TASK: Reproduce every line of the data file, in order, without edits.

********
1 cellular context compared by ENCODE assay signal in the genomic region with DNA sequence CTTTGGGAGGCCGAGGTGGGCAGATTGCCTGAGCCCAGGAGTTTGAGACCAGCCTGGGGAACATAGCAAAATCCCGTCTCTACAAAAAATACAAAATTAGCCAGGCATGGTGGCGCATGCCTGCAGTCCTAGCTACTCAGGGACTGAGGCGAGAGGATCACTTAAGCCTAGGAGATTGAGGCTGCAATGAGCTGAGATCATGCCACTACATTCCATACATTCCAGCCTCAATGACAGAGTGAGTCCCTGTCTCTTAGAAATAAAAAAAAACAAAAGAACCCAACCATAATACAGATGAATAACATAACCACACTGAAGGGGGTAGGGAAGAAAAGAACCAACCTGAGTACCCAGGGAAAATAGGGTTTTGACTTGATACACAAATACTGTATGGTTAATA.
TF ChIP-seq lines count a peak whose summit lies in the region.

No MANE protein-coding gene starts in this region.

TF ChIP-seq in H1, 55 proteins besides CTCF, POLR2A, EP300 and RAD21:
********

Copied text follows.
1 cellular context compared by ENCODE assay signal in the genomic region with DNA sequence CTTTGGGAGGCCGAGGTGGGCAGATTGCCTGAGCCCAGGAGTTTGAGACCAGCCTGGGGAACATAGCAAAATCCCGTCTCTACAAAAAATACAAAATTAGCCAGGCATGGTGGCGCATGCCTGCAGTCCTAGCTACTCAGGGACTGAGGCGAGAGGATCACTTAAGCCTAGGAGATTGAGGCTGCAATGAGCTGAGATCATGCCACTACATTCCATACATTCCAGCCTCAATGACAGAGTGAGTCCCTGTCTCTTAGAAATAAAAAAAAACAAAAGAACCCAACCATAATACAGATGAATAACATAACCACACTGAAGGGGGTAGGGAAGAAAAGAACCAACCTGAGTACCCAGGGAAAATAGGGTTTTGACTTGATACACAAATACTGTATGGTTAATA.
TF ChIP-seq lines count a peak whose summit lies in the region.

No MANE protein-coding gene starts in this region.

TF ChIP-seq in H1, 55 proteins besides CTCF, POLR2A, EP300 and RAD21: